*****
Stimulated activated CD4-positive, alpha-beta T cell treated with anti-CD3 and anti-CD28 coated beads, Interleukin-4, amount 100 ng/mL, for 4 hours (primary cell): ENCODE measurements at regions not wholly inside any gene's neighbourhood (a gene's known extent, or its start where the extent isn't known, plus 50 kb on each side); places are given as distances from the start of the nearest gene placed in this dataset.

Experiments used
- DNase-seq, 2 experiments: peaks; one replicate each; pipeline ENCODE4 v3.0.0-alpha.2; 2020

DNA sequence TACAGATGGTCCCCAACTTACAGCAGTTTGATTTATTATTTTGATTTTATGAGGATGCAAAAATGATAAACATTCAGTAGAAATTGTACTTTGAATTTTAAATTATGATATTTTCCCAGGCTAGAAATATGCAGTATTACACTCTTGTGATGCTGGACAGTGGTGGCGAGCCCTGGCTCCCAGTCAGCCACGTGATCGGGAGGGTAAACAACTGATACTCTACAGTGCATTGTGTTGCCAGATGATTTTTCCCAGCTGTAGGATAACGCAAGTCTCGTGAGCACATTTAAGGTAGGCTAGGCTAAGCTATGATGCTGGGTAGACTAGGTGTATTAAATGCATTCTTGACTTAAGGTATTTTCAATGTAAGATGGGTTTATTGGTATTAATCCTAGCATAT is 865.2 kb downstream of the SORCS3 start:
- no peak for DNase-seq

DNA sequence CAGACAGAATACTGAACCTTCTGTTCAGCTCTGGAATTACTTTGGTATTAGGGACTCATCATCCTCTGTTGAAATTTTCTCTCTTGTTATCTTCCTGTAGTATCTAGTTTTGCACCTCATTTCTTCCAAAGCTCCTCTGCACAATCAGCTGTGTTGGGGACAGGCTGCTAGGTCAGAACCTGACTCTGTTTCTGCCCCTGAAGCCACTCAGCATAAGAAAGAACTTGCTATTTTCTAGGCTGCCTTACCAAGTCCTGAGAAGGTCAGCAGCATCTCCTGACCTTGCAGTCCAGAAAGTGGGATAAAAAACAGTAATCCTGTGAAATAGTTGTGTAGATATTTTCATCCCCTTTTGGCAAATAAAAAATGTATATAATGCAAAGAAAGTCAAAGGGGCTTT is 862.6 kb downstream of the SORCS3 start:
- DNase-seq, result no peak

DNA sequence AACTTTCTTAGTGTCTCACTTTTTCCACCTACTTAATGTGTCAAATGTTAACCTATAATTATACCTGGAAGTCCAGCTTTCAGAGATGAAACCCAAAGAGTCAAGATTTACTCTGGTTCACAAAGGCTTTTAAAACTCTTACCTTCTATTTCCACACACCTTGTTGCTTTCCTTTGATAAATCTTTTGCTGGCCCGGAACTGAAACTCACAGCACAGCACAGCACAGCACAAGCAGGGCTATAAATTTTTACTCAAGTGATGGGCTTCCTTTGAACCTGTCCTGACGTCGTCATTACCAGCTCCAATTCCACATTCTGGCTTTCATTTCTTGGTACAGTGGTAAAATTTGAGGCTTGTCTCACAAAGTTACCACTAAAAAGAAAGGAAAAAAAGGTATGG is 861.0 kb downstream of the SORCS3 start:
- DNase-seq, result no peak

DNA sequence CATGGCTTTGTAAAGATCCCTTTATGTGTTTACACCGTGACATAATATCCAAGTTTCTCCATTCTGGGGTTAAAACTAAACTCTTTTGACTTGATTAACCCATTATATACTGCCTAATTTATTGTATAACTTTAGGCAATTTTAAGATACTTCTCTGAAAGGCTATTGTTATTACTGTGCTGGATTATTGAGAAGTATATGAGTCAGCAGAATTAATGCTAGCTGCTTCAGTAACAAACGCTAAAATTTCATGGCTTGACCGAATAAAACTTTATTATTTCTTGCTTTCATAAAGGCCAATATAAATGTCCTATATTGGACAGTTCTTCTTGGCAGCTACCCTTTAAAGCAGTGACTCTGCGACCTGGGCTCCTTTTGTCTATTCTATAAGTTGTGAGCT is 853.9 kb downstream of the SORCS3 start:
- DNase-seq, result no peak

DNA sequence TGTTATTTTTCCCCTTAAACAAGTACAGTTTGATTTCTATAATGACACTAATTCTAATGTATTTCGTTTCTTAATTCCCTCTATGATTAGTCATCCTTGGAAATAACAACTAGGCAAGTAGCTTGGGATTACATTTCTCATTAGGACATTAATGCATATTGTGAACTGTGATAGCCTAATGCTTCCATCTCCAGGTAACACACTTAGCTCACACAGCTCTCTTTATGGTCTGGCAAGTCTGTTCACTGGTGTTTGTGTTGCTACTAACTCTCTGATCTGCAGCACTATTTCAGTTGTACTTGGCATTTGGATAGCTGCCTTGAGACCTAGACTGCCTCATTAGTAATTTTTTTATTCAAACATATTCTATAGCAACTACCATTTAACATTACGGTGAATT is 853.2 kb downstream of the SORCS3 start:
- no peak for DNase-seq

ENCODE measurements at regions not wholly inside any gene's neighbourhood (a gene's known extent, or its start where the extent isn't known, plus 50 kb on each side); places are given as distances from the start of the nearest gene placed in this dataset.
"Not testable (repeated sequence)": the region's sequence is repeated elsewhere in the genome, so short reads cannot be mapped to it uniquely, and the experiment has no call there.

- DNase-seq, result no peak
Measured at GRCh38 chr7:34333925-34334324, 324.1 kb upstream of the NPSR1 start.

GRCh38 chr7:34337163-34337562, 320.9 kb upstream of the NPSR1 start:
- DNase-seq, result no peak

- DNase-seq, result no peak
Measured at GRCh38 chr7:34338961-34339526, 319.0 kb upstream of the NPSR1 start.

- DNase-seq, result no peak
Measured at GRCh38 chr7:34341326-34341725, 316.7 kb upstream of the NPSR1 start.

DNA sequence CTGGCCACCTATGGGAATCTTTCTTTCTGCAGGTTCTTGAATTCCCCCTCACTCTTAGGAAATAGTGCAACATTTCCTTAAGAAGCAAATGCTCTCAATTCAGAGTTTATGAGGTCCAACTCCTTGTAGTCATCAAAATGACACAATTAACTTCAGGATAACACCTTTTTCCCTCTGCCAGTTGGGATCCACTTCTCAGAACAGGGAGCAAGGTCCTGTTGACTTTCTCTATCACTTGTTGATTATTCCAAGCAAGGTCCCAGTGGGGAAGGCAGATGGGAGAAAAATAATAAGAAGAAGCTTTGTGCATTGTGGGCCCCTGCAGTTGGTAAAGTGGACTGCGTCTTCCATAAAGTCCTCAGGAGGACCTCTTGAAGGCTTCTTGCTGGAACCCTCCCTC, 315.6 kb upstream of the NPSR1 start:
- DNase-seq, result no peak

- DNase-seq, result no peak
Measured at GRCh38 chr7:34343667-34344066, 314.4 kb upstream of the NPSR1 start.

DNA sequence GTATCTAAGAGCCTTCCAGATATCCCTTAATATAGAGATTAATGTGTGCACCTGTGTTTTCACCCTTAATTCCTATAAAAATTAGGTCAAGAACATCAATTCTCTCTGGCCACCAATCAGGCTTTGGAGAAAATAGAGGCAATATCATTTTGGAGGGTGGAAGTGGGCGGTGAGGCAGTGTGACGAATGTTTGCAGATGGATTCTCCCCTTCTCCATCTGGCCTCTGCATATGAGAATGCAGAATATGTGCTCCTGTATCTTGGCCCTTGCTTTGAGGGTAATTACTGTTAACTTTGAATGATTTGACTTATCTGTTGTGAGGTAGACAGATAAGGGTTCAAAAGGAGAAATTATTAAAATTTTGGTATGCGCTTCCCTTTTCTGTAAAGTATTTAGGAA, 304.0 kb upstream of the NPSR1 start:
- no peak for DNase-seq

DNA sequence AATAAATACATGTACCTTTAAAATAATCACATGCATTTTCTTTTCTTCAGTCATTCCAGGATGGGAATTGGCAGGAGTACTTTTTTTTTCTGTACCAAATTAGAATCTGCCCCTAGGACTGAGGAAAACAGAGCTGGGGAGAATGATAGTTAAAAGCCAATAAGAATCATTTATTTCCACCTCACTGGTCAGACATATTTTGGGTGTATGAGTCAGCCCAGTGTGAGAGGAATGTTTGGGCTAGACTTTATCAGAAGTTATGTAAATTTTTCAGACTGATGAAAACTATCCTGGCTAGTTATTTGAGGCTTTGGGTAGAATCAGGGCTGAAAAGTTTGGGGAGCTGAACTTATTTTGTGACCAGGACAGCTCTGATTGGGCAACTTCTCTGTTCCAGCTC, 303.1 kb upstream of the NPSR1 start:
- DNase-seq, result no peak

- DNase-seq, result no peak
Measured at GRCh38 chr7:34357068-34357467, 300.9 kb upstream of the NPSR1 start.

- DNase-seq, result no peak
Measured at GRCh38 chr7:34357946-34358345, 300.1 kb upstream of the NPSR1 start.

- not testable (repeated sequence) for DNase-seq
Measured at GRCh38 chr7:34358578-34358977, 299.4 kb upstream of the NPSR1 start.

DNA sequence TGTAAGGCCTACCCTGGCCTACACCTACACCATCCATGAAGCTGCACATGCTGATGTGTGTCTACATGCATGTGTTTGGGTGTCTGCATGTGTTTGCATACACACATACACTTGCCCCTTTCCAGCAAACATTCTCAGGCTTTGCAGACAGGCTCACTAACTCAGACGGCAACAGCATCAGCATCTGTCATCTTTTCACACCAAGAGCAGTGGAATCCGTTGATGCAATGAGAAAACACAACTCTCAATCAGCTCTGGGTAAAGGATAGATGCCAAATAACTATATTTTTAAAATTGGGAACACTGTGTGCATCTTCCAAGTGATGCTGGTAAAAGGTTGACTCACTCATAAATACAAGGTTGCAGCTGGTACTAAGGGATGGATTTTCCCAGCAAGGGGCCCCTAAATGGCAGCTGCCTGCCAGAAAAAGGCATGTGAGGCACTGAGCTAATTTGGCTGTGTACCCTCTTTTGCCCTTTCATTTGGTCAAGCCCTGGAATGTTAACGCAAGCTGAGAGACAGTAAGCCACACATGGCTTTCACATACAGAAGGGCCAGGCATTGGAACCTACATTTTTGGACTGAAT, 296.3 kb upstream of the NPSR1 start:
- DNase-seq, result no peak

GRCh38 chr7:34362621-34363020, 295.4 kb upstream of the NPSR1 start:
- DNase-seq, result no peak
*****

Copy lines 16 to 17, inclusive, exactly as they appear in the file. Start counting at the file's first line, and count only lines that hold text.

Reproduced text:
- DNase-seq, result no peak
Measured at GRCh38 chr7:34333925-34334324, 324.1 kb upstream of the NPSR1 start.